The United States Senate Select Committee on Intelligence faulted the C.I.A. for not fully investigating Iraqi efforts to obtain uranium from Niger, citing reports from both a foreign service and the United States Navy about uranium from Niger destined for Iraq and stored in a warehouse in Benin, a country located between Niger and Togo.

[edit] March 2002
5 March 2002:Wilson is debriefed by two C.I.A. officials at his home. He never files a written report.[13]
Wilson says he reported to the CIA that Iraqi attempts to purchase uranium from Niger are unlikely. Any deal about uranium could not possibly have taken place. Nobody at the State Department African Bureau had ever believed in the Niger story. Two other reports supported his views. Some CIA officials told the United States Senate Select Committee on Intelligence that Wilson's information was neutral, others said Wilson's information lent support to the contention Iraqi sought uranium from Niger.

[edit] September 2002
9 September 2002: According to Italian newspaper La Repubblica, the head of Italy's military intelligence agency (SISMI), Nicolo Pollari, meets secretly with Stephen Hadley, then Bush's Deputy National Security Adviser; the purpose of the meeting, as reported by La Repubblica, was to bypass a skeptical CIA and get documents purporting to detail an Iraqi attempt to purchase Niger uranium directly to the White House.[14] Hadley and others who attended this meeting say they have little memory of the details of what was discussed, and in a press conference Hadley characterized the meeting as a "courtesy call" that lasted less than 15 minutes.[15] According to the Italian Prime Minister's office, the meeting was between the then National Security Advisor, Condoleezza Rice, and Nicolo Pollari, in the presence of an Italian and US delegation that included Stephen Hadley.[16]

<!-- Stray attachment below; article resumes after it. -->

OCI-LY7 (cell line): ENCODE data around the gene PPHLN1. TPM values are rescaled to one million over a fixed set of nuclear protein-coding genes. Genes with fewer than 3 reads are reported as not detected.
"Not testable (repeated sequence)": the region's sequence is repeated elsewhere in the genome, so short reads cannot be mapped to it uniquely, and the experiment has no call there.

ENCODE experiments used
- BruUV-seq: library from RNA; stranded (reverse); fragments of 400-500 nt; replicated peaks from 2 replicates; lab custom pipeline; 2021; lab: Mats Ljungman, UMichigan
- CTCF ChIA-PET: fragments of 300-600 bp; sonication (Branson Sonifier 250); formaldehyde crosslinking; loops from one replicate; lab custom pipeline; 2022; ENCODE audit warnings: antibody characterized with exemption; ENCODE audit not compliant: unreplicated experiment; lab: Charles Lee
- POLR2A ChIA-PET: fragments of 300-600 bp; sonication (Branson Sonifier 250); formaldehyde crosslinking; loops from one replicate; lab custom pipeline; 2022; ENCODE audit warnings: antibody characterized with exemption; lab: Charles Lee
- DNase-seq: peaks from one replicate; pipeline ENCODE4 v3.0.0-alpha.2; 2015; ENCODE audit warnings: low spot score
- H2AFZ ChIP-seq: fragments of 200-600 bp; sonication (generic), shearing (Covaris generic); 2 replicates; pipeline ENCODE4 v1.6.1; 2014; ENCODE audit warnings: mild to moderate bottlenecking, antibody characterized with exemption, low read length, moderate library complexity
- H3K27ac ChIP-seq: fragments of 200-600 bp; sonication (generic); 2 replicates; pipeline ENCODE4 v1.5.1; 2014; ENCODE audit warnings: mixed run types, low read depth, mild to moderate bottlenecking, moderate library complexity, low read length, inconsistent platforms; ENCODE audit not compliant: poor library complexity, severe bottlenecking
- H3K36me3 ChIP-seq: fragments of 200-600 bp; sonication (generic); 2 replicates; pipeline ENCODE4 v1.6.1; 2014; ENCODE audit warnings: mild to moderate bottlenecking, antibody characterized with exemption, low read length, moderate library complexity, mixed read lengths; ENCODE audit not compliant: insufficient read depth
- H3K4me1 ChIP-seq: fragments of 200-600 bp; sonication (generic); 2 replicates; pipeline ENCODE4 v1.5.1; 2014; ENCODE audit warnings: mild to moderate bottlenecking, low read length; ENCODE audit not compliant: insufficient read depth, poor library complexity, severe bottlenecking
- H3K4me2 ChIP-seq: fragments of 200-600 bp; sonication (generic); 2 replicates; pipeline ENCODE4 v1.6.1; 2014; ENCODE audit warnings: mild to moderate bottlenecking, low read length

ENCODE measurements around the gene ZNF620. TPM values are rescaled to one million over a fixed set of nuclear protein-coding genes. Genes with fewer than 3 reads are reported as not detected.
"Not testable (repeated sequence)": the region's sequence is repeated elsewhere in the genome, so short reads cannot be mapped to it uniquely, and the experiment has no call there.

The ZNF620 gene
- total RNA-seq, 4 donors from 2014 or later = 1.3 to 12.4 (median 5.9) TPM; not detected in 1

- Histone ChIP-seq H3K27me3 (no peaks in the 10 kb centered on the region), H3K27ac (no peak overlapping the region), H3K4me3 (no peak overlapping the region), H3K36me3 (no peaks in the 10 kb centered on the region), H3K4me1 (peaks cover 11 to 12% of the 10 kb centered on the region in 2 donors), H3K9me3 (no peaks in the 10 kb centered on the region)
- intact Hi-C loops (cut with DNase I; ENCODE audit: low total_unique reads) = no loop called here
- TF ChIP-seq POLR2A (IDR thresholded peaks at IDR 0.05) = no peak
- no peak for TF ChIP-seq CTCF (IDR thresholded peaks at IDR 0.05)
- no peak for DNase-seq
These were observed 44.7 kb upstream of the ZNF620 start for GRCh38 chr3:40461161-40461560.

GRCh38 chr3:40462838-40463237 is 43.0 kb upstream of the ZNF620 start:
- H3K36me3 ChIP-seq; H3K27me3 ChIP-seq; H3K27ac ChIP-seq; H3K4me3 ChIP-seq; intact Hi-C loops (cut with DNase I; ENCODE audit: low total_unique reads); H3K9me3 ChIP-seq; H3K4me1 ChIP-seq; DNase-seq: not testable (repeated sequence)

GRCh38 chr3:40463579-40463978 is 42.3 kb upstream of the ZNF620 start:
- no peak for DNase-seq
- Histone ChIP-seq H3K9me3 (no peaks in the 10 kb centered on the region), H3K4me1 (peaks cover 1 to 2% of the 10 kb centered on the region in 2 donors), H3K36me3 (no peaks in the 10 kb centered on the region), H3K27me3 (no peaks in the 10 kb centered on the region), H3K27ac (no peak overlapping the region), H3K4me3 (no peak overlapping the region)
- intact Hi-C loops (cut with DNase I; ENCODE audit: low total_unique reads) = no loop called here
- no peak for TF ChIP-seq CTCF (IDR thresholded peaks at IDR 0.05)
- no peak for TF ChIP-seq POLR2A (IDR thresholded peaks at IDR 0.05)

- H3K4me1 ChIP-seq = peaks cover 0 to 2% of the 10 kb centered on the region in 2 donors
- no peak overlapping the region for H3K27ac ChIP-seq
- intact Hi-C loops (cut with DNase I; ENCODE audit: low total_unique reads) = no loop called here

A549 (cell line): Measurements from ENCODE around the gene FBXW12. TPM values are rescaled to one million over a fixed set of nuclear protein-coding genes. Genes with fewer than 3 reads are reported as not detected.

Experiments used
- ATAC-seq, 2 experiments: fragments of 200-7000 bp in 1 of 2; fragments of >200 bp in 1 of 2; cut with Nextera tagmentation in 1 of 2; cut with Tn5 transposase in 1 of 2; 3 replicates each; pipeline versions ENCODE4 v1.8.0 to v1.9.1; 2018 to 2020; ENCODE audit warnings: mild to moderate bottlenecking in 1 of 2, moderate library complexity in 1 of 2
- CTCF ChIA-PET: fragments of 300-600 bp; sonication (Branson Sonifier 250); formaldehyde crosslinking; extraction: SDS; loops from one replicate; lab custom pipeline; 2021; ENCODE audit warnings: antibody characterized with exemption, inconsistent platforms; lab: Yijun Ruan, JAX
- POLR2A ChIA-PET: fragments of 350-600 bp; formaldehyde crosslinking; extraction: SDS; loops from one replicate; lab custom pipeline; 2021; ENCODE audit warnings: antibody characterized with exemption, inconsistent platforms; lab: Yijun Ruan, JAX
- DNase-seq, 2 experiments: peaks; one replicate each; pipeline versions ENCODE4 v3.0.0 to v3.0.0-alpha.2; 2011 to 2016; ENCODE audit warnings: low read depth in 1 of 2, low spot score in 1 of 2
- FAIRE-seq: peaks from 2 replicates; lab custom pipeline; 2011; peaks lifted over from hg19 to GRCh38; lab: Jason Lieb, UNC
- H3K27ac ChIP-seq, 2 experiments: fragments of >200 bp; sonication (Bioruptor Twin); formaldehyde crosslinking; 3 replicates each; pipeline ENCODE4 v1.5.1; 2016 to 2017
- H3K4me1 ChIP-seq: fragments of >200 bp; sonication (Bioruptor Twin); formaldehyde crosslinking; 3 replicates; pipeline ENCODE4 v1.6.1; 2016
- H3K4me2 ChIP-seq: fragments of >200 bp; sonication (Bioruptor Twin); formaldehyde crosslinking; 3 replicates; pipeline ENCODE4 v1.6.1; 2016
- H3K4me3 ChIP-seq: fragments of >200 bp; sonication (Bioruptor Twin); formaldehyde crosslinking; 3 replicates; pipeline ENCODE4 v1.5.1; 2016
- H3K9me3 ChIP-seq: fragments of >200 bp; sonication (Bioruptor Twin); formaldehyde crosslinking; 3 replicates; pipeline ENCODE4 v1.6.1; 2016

[edit] October 2002
6 October 2002: The National Security Council sent a sixth draft of a speech President Bush was to give in Cincinnati to the CIA. The draft contained the statement about Iraq "having been caught attempting to purchase up to 500 metric tons of uranium oxide.[17] Tenet and other CIA officials directed the text be removed from the speech as the certainty regarding the accuracy of the claim was weak.[citation needed]
7 October 2002: George W. Bush gives a speech in Cincinnati in which he, for the first time, lays out in detail the case for disarming Iraq. In that speech he asserts, "If the Iraqi regime is able to produce, buy, or steal an amount of highly enriched uranium a little larger than a single softball, it could have a nuclear weapon in less than a year."[18] It is later revealed (in July 2003) that George Tenet had intervened to remove language from that speech referencing Iraq's alleged pursuit of Niger uranium. More specifically, Deputy National Security Adviser Stephen Hadley was reported to be a main target of Tenet's entreaties.[19]
9 October 2002: Elisabetta Burba, an Italian journalist for Panorama magazine, part of the media empire of Italian Prime Minister Silvio Berlusconi, contacts the U.S. Embassy in Rome, requesting authentication of some documents of interest that she has. These documents allegedly represent a contract by Iraq to purchase uranium "yellowcake" from Niger. The owner, not Elisabetta Burba, reportedly wants 15,000 euros for them. Panorama refuses to pay that amount unless they are first verified as authentic.[20]
15 October 2002: The embassy in Rome faxes the documents to the State Department's Bureau of Nonproliferation in Washington which in turn provided copies to the State Department's Bureau of Intelligence and Research (INR). The INR's nuclear analyst will later decide they are a hoax in January 2003.
During an inter-agency meeting the next day, analysts from the Defense Intelligence Agency, the U.S. Department of Energy, the National Security Agency, and the CIA all obtain copies of the documents. None of the four CIA analysts in attendance remembers taking a copy which later would show up in a CIA vault during a postmortem search.[21]

[edit] December 2002